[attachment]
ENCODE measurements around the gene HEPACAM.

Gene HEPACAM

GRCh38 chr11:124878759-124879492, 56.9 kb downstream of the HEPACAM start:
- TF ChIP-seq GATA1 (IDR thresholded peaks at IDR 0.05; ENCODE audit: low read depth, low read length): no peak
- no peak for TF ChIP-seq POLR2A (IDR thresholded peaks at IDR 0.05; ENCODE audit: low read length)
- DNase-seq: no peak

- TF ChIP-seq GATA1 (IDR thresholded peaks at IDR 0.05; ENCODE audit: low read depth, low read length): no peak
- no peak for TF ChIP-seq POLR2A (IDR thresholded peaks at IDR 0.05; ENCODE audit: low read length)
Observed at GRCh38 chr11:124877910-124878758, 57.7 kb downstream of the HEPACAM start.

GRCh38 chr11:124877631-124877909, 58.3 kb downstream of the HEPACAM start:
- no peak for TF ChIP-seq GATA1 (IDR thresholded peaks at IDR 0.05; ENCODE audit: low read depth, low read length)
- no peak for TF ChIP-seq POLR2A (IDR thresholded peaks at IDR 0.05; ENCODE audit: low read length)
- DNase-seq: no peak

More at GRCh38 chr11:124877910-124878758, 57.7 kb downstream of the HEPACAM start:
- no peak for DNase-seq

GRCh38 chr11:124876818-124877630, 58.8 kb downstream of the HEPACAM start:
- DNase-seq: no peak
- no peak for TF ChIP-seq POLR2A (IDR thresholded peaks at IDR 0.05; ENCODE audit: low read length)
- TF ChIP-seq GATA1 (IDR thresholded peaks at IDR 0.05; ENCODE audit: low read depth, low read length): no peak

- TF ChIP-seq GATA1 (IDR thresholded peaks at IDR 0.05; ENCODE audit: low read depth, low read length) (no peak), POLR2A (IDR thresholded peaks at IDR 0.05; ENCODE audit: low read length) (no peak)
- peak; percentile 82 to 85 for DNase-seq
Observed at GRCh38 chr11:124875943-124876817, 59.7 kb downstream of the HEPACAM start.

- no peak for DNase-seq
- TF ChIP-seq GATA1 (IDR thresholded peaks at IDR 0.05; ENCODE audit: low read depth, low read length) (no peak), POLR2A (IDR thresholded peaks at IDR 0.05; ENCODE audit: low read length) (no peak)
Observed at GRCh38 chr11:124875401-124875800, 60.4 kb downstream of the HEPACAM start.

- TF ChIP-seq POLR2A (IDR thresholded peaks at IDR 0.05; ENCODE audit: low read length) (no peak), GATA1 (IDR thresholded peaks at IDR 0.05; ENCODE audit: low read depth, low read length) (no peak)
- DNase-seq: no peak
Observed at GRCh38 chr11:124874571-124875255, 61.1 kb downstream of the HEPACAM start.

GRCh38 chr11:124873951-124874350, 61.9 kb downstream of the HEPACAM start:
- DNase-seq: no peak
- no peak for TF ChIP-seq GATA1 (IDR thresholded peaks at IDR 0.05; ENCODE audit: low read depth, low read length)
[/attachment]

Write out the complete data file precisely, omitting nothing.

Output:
ENCODE measurements around the gene HEPACAM.

Gene HEPACAM

GRCh38 chr11:124878759-124879492, 56.9 kb downstream of the HEPACAM start:
- TF ChIP-seq GATA1 (IDR thresholded peaks at IDR 0.05; ENCODE audit: low read depth, low read length): no peak
- no peak for TF ChIP-seq POLR2A (IDR thresholded peaks at IDR 0.05; ENCODE audit: low read length)
- DNase-seq: no peak

- TF ChIP-seq GATA1 (IDR thresholded peaks at IDR 0.05; ENCODE audit: low read depth, low read length): no peak
- no peak for TF ChIP-seq POLR2A (IDR thresholded peaks at IDR 0.05; ENCODE audit: low read length)
Observed at GRCh38 chr11:124877910-124878758, 57.7 kb downstream of the HEPACAM start.

GRCh38 chr11:124877631-124877909, 58.3 kb downstream of the HEPACAM start:
- no peak for TF ChIP-seq GATA1 (IDR thresholded peaks at IDR 0.05; ENCODE audit: low read depth, low read length)
- no peak for TF ChIP-seq POLR2A (IDR thresholded peaks at IDR 0.05; ENCODE audit: low read length)
- DNase-seq: no peak

More at GRCh38 chr11:124877910-124878758, 57.7 kb downstream of the HEPACAM start:
- no peak for DNase-seq

GRCh38 chr11:124876818-124877630, 58.8 kb downstream of the HEPACAM start:
- DNase-seq: no peak
- no peak for TF ChIP-seq POLR2A (IDR thresholded peaks at IDR 0.05; ENCODE audit: low read length)
- TF ChIP-seq GATA1 (IDR thresholded peaks at IDR 0.05; ENCODE audit: low read depth, low read length): no peak

- TF ChIP-seq GATA1 (IDR thresholded peaks at IDR 0.05; ENCODE audit: low read depth, low read length) (no peak), POLR2A (IDR thresholded peaks at IDR 0.05; ENCODE audit: low read length) (no peak)
- peak; percentile 82 to 85 for DNase-seq
Observed at GRCh38 chr11:124875943-124876817, 59.7 kb downstream of the HEPACAM start.

- no peak for DNase-seq
- TF ChIP-seq GATA1 (IDR thresholded peaks at IDR 0.05; ENCODE audit: low read depth, low read length) (no peak), POLR2A (IDR thresholded peaks at IDR 0.05; ENCODE audit: low read length) (no peak)
Observed at GRCh38 chr11:124875401-124875800, 60.4 kb downstream of the HEPACAM start.

- TF ChIP-seq POLR2A (IDR thresholded peaks at IDR 0.05; ENCODE audit: low read length) (no peak), GATA1 (IDR thresholded peaks at IDR 0.05; ENCODE audit: low read depth, low read length) (no peak)
- DNase-seq: no peak
Observed at GRCh38 chr11:124874571-124875255, 61.1 kb downstream of the HEPACAM start.

GRCh38 chr11:124873951-124874350, 61.9 kb downstream of the HEPACAM start:
- DNase-seq: no peak
- no peak for TF ChIP-seq GATA1 (IDR thresholded peaks at IDR 0.05; ENCODE audit: low read depth, low read length)